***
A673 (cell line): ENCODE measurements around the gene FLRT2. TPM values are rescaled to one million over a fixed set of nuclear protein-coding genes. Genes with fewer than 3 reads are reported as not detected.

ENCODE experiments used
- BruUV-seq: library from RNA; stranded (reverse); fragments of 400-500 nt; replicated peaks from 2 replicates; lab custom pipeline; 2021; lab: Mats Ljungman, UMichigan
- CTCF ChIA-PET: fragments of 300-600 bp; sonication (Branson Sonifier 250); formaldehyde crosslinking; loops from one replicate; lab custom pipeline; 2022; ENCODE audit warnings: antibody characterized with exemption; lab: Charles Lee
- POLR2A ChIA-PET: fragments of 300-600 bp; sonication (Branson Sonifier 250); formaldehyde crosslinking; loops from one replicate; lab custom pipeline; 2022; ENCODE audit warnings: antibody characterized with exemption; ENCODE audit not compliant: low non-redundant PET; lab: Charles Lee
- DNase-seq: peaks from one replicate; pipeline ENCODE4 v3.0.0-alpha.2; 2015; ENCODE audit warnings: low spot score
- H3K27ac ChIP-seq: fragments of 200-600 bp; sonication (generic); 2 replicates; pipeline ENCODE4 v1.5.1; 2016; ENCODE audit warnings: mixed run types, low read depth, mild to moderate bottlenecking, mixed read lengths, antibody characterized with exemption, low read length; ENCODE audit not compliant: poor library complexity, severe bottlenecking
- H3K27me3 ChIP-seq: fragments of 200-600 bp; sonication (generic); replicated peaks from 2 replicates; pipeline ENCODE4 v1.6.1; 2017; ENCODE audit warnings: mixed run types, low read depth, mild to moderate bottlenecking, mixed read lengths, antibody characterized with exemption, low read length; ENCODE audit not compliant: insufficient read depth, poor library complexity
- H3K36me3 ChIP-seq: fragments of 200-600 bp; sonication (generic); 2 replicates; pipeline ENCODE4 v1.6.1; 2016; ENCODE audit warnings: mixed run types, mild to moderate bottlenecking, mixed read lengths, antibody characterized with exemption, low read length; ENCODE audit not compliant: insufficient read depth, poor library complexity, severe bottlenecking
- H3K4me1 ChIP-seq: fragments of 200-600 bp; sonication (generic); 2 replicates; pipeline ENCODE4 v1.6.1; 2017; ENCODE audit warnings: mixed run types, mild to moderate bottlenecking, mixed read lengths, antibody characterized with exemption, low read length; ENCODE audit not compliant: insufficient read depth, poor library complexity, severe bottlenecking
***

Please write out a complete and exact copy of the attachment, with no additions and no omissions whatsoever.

A673 (cell line): ENCODE measurements around the gene FLRT2. TPM values are rescaled to one million over a fixed set of nuclear protein-coding genes. Genes with fewer than 3 reads are reported as not detected.

ENCODE experiments used
- BruUV-seq: library from RNA; stranded (reverse); fragments of 400-500 nt; replicated peaks from 2 replicates; lab custom pipeline; 2021; lab: Mats Ljungman, UMichigan
- CTCF ChIA-PET: fragments of 300-600 bp; sonication (Branson Sonifier 250); formaldehyde crosslinking; loops from one replicate; lab custom pipeline; 2022; ENCODE audit warnings: antibody characterized with exemption; lab: Charles Lee
- POLR2A ChIA-PET: fragments of 300-600 bp; sonication (Branson Sonifier 250); formaldehyde crosslinking; loops from one replicate; lab custom pipeline; 2022; ENCODE audit warnings: antibody characterized with exemption; ENCODE audit not compliant: low non-redundant PET; lab: Charles Lee
- DNase-seq: peaks from one replicate; pipeline ENCODE4 v3.0.0-alpha.2; 2015; ENCODE audit warnings: low spot score
- H3K27ac ChIP-seq: fragments of 200-600 bp; sonication (generic); 2 replicates; pipeline ENCODE4 v1.5.1; 2016; ENCODE audit warnings: mixed run types, low read depth, mild to moderate bottlenecking, mixed read lengths, antibody characterized with exemption, low read length; ENCODE audit not compliant: poor library complexity, severe bottlenecking
- H3K27me3 ChIP-seq: fragments of 200-600 bp; sonication (generic); replicated peaks from 2 replicates; pipeline ENCODE4 v1.6.1; 2017; ENCODE audit warnings: mixed run types, low read depth, mild to moderate bottlenecking, mixed read lengths, antibody characterized with exemption, low read length; ENCODE audit not compliant: insufficient read depth, poor library complexity
- H3K36me3 ChIP-seq: fragments of 200-600 bp; sonication (generic); 2 replicates; pipeline ENCODE4 v1.6.1; 2016; ENCODE audit warnings: mixed run types, mild to moderate bottlenecking, mixed read lengths, antibody characterized with exemption, low read length; ENCODE audit not compliant: insufficient read depth, poor library complexity, severe bottlenecking
- H3K4me1 ChIP-seq: fragments of 200-600 bp; sonication (generic); 2 replicates; pipeline ENCODE4 v1.6.1; 2017; ENCODE audit warnings: mixed run types, mild to moderate bottlenecking, mixed read lengths, antibody characterized with exemption, low read length; ENCODE audit not compliant: insufficient read depth, poor library complexity, severe bottlenecking